Yes, I know that atheists argue with each other on the origins of our religious and cultural concepts of good and evil. Is that subject relevant to coverage of Dawkins and this proclamation? Should newsrooms that covered this story have sought the moral insights of other atheists, turning this into and actual debate about good and evil and the issue of child abuse?

Just asking. Very interesting story.

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12 responses to “And now, a newsworthy word from the Rt. anti-Rev. Dawkins”

  1. Maybe the RNS writers and editors sadly take for granted that pedophilia is a problem only among religious people. Thus they assume stories of such are religion stories.

    • No, I think they covered this — accurately — because Dawkins is a religious-TYPE leader among atheists and the coverage of atheists is a valid beat within religion coverage.

      No, my question is the nature of the hook to religion in this case, and what atheist readers think of the connection.

      • Seems like a perfectly natural example of a materialistic, moral relativist stance to me. Morality changes? We can’t judge others by our own standards? This is pretty standard atheistic thought, I would have said, if rarely applied consistently.

  2. “What a child should never be taught is that you are a Catholic or Muslim child, therefore that is what you believe. That’s child abuse,” he added.

    Interesting that neither article made the obvious juxtaposition of this quote with the bit about sexual abuse.

    I didn’t catch either article (or Dr. Dawkins) using “pedophilia” accurately, either. It’s a clinical term describing sexual attraction to pre-pubescent children. It certainly exists in “mild” forms – grooming or fondling, vs. more forms of rape, murder, and cannibalism. It’s all “pedophilia”.

    • Maybe this predator did not hurt the young Ricky Dawkins in a lasting way. God be praised if this is so. It is true that some children are more resilient than others. But Dr. Dawkins is in NO position to speak for all the victims among his peers, or all other vicitms of such abuse, who HAVE been damaged.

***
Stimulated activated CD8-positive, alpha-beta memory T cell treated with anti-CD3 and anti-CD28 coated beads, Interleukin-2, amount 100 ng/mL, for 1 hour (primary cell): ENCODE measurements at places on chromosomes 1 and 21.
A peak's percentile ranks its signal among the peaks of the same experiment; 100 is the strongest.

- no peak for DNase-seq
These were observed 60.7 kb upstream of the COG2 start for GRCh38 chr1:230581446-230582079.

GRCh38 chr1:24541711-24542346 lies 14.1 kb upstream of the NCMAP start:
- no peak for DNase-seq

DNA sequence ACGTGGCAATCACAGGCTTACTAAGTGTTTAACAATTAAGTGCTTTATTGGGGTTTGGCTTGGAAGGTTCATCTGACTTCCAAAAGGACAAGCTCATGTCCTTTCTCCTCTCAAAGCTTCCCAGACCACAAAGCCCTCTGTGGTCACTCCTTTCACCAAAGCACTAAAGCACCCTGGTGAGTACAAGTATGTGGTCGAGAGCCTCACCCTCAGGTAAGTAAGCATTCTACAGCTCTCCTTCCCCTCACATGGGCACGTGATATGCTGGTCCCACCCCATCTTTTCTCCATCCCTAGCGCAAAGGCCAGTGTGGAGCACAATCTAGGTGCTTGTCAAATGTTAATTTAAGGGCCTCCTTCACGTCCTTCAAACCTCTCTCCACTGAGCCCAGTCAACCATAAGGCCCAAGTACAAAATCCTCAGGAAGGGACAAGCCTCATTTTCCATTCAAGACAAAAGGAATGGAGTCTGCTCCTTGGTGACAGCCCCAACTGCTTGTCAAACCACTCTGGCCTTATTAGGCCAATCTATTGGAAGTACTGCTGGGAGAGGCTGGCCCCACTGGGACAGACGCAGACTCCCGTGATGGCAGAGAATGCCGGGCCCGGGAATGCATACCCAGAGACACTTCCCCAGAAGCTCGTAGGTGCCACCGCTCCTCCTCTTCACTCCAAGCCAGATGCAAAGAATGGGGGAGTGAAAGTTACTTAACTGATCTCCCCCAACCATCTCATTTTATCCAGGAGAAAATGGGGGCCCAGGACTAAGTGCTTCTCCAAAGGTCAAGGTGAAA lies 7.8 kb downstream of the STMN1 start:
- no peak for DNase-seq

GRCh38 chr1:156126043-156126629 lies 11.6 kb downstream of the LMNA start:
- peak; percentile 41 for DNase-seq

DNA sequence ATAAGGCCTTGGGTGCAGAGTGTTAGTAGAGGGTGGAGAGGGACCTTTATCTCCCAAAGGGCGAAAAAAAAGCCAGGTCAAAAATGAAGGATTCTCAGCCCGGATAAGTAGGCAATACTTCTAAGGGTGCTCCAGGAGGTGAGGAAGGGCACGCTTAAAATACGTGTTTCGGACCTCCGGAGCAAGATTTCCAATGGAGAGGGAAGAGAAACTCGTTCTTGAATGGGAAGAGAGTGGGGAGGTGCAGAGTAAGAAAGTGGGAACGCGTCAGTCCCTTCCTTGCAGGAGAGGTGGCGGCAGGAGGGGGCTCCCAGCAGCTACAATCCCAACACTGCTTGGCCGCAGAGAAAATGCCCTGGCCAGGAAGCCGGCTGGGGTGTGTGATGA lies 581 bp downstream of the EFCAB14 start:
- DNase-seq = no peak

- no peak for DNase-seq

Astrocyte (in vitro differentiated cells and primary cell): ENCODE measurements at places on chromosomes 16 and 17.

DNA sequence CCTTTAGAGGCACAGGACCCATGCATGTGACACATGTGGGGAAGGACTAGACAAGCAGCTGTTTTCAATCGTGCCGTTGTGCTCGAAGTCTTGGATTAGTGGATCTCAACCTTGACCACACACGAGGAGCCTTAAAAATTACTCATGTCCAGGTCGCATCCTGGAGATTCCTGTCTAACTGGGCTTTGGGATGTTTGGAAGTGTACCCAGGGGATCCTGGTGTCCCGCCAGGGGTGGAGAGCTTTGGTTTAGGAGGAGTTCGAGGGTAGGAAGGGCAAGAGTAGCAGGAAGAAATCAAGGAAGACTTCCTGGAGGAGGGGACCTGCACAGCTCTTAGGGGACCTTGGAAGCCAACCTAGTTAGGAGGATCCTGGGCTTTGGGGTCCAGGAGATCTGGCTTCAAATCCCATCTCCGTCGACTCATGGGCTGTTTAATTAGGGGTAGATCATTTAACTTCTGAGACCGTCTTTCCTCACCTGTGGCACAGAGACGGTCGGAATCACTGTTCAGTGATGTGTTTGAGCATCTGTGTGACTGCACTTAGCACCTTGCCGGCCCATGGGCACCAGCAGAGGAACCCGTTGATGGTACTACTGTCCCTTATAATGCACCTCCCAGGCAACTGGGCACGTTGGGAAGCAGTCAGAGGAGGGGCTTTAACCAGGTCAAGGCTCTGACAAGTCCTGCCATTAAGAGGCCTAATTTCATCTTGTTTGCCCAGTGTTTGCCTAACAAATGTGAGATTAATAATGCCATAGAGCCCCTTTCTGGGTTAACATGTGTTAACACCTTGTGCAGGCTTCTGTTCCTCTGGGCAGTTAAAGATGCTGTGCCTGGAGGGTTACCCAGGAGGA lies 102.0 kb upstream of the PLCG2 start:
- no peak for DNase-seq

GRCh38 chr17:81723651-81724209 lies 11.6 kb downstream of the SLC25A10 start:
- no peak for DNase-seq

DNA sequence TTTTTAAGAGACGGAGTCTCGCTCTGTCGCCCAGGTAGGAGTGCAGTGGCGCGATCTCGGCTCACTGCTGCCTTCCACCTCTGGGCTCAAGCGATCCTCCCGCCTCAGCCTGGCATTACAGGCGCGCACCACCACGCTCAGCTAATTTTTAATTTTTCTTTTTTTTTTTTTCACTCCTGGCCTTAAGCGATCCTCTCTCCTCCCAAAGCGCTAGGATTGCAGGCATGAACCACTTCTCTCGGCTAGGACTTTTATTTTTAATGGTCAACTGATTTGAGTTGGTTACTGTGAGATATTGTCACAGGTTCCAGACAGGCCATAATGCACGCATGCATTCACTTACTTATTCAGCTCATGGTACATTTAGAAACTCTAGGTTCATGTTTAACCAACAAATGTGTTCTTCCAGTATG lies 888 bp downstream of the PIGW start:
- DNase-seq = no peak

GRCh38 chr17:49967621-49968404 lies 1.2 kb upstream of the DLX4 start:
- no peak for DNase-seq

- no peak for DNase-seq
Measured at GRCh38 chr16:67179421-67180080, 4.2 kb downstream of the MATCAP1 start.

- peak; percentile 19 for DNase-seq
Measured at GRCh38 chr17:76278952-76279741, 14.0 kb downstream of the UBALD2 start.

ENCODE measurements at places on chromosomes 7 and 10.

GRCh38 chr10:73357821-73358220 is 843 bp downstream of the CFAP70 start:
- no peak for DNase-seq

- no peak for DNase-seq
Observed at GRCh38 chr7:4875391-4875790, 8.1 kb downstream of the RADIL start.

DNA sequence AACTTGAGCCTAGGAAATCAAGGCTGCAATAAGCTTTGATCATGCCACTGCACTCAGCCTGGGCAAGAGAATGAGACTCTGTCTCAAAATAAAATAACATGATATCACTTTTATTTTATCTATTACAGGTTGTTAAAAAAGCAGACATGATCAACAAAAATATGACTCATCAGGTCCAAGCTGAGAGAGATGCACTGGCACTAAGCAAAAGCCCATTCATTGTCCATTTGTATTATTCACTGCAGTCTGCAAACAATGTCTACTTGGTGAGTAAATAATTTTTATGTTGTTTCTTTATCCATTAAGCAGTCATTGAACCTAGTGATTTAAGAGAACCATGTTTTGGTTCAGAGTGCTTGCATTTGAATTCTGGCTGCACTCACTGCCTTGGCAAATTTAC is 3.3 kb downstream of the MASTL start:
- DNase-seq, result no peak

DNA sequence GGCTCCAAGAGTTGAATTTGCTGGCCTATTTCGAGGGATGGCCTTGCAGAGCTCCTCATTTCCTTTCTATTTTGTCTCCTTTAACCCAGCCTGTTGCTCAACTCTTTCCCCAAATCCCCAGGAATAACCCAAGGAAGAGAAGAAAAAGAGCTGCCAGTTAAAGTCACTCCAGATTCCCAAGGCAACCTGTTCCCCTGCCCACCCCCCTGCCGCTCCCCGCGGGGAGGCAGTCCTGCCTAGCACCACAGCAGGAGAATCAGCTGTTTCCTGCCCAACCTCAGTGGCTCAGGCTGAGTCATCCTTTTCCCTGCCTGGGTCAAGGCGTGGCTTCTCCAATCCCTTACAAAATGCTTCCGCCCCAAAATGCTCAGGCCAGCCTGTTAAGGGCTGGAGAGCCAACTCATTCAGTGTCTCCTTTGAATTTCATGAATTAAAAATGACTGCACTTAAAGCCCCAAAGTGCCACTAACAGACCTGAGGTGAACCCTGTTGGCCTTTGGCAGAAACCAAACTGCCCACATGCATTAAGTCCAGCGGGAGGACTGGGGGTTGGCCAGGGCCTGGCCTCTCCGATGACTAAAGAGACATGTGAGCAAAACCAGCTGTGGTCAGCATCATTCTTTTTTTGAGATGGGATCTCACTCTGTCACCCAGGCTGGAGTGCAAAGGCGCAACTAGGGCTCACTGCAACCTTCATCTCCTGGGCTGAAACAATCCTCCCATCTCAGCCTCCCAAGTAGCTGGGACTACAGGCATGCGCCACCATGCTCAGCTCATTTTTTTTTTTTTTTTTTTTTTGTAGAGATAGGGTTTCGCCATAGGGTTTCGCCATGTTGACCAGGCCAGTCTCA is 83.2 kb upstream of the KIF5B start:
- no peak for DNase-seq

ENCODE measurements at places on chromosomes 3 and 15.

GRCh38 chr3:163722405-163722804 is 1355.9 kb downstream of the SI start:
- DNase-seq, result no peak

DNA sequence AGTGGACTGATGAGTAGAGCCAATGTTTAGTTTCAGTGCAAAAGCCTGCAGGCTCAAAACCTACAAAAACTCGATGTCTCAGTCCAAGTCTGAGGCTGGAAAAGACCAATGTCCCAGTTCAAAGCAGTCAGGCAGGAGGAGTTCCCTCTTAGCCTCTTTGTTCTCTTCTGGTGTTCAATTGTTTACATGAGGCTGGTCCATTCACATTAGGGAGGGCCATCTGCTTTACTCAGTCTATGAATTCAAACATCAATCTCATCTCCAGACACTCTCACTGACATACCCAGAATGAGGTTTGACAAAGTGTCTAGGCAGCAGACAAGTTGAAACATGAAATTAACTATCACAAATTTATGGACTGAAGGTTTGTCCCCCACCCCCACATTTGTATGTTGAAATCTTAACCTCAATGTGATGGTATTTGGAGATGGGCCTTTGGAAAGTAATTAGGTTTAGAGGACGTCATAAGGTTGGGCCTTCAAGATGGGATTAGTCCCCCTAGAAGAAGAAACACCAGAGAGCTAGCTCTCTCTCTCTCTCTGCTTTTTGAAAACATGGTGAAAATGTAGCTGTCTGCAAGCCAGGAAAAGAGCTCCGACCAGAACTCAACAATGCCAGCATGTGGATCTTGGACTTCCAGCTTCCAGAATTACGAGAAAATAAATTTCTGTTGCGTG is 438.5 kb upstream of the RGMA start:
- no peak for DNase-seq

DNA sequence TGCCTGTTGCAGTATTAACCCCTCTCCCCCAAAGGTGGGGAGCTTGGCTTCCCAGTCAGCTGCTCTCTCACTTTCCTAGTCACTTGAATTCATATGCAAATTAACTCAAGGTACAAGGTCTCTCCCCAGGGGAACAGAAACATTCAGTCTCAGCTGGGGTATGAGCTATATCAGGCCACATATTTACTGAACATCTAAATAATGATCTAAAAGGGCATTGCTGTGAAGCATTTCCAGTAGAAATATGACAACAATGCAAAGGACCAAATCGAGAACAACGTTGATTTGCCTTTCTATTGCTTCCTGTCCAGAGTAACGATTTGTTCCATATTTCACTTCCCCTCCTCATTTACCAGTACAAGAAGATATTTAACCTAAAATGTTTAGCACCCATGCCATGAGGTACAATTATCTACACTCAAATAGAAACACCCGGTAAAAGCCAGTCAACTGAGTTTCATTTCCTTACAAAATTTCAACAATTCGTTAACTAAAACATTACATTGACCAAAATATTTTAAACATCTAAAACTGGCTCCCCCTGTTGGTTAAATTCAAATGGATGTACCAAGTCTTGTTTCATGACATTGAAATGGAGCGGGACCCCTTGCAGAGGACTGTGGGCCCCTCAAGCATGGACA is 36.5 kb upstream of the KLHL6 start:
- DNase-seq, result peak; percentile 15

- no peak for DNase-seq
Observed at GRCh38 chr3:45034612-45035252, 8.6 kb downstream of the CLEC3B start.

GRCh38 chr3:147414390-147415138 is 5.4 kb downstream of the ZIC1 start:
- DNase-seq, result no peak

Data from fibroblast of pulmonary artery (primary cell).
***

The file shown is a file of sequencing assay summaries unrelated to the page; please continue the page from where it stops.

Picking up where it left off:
• You are helping to make my point that Dawkins has not looked in the mirror at himself in light of the comment, “I don’t think he did any of us lasting harm”.

  3. Though it strains to conceal itself, evil cannot help but think itself triumphant. We now know where and how the demon entered into Mr. Dawkins. His conversion to God is now an easy process for he identified the attachment for us.

  4. Maybe it is because so little of the debate between believers and unbelievers is about substance and so much of it is ad hominem. If Dawkins were an atheistic baker who writes books instead of an atheistic scientist who writes books, there would be less interest in his books. As long as the argument is between personalities and not about ideas, any insight into the personalities might be seen as fair game.

  5. The Atlantic’s Wire provides a very insightful quote from Dawkins where he contrasts a friend’s experience with sexual and, what he terms theological abuse.

    “She told me, of those two abuses, she got over the physical abuse; it was yucky, but she got over it. But the mental abuse of being told about hell, she took years to get over. ”

    The Atlantic article also does a good job highlighting the way Dawkins’ anecdotal reasoning is at odds with his professed scientific ??theology??.

    I like Kate’s relativistic angle. While moral relativism is definitely a factor to consider when judging history, Dawkins sure comes across as extremely naive of the skeletons its application enables.

  6. It certainly would be interesting to know to what degree Dawkins is recognized by atheists as a spokesman or proponent of their cause. Actually, Dr. Dawkins is better described as an anti-theist. The few athesist with which I am familiar care a great deal about what they believe or don’t believe, but little about others’. Dawkins, on the other hand, very energetically promotes the idea that religion in and of itself is bad.